With several variants of the novel coronavirus in circulation causing mild to severe infection, Hyderabad doctors vouch for monoclonal antibody cocktail for quick and effective result in controlling the viral load.
About 100 Covid-19 patients have so far undergone antibody cocktail treatment at various hospitals in the city with successful outcomes.
Most of the patients were discharged the same day. City doctors describe the cocktail of casirivimab and imdevimab, the two monoclonal antibody drugs currently in use in India, as a game changer in treating cases within the first seven days of infection.
Stating that cocktail drug is effective in reducing requirement for hospitalisation in about 70% of eligible patients, Dr KB Chetan Reddy, consultant physician and critical care specialist, AIG Hospitals, Gachibowli, said monoclonal antibody treatment is a game changer provided it is given within the seven days of onset of symptoms.
The cocktail is becoming popular as it administered as outpatient treatment and the patient can leave for home after one hour of observation.
According to Dr Suneetha Narreddy, consultant, infectious diseases,
, Jubilee Hills, data shows that the cocktail works best within three days of symptom onset and is efficacious up to seven days from symptom onset.
The emergency use authorisation approval is for up to 10 days of infection (symptoms).
“High viral load is present usually up to first five days of symptom onset. Hence, this medicine is best given within five days of symptom onset,” she said, adding that though the recommended dose is 1,200 mg, the cocktail works even at a lower dose of 600 mg.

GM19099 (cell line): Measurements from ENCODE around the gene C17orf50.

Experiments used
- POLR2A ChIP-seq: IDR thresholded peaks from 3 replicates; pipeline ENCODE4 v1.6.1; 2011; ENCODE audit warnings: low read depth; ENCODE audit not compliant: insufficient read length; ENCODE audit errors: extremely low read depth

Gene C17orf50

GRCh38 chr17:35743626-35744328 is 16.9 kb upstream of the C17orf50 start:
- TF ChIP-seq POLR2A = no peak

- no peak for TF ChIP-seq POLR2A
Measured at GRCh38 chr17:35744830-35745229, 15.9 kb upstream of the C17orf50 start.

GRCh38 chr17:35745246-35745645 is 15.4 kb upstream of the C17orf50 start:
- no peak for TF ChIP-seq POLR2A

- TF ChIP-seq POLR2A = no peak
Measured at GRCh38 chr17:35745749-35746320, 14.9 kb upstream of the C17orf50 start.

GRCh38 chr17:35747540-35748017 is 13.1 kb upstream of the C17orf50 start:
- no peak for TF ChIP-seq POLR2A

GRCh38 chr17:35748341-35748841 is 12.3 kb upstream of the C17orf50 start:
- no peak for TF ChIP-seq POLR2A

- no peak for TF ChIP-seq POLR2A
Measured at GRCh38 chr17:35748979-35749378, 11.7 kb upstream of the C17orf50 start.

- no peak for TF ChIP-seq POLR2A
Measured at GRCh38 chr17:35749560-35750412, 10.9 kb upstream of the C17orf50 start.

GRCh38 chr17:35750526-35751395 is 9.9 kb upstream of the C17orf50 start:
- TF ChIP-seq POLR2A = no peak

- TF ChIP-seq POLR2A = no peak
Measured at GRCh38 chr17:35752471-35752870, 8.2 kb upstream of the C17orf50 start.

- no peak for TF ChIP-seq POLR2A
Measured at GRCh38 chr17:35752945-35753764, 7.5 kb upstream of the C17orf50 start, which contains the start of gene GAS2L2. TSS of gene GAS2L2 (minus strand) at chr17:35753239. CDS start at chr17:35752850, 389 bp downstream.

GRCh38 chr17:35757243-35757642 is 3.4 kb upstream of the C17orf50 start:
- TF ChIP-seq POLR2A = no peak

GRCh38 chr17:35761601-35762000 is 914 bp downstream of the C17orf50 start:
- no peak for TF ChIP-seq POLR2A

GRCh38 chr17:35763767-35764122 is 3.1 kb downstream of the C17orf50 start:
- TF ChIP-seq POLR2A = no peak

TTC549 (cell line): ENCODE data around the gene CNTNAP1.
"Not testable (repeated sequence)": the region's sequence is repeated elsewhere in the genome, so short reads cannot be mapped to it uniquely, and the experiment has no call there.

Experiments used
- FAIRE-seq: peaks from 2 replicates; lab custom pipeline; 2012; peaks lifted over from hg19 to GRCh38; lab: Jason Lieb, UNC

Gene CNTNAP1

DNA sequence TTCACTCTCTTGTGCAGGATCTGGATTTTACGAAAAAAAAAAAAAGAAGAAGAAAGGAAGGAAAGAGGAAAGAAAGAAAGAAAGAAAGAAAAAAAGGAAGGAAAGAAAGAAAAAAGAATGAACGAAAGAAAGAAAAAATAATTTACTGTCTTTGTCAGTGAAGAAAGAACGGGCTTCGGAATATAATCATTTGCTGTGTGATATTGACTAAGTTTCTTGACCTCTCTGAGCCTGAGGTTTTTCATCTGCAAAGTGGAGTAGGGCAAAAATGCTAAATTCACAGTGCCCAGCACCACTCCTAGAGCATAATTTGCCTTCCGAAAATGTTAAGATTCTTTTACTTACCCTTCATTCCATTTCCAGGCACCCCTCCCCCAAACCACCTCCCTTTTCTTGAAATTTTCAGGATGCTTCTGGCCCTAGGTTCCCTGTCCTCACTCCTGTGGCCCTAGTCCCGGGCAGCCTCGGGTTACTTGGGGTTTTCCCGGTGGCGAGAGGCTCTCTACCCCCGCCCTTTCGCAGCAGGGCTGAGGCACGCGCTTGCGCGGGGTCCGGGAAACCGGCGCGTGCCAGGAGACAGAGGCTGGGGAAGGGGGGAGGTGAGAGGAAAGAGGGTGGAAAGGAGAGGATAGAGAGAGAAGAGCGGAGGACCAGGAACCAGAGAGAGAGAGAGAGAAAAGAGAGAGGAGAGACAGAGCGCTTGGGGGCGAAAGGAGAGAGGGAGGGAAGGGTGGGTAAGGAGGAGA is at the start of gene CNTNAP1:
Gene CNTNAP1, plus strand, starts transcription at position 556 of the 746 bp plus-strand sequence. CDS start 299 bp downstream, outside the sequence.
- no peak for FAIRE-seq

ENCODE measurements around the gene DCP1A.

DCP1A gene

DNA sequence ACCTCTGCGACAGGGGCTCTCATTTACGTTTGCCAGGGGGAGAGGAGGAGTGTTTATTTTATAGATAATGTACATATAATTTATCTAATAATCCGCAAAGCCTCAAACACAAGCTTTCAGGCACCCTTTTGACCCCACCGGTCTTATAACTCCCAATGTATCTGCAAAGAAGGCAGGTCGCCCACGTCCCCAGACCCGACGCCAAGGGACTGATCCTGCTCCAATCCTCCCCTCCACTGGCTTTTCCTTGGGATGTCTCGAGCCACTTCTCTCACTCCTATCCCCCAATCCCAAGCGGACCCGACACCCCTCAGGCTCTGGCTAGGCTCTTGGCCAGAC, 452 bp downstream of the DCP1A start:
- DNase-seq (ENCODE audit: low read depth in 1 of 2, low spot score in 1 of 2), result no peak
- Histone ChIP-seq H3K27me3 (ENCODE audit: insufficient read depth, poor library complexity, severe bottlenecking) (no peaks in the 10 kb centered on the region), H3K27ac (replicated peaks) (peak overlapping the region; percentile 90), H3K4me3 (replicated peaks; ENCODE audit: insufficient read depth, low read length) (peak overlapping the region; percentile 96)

Explaining how the cocktail works, Dr Bruno Jolain, chief medical officer, Roche Pharma India, said monoclonal antibodies are laboratory-made proteins that mimic the immune system’s ability to fight off harmful pathogens such as viruses. They are specifically directed against the spike protein of the novel coronavirus.
“The cocktail remains efficacious against widest spread variants and reduces the risk of losing its neutralisation potency against new emerging variants,” Dr Bruno said. In-vitro assay studies showed the K417N mutation has no impact on the neutralising activity of the cocktail, he said.
Dr Hari Kishan Gonuguntla, lead, interventional pulmonology, Yashoda Hospitals, Secunderabad, said the cocktail can avoid hospital admission, besides being cost-effective. “There are no major side effects. This is going to be the standard of care for mild to moderate disease with high risk of progression that could prevent hospitalisation and mortality to a larger extent,” he added.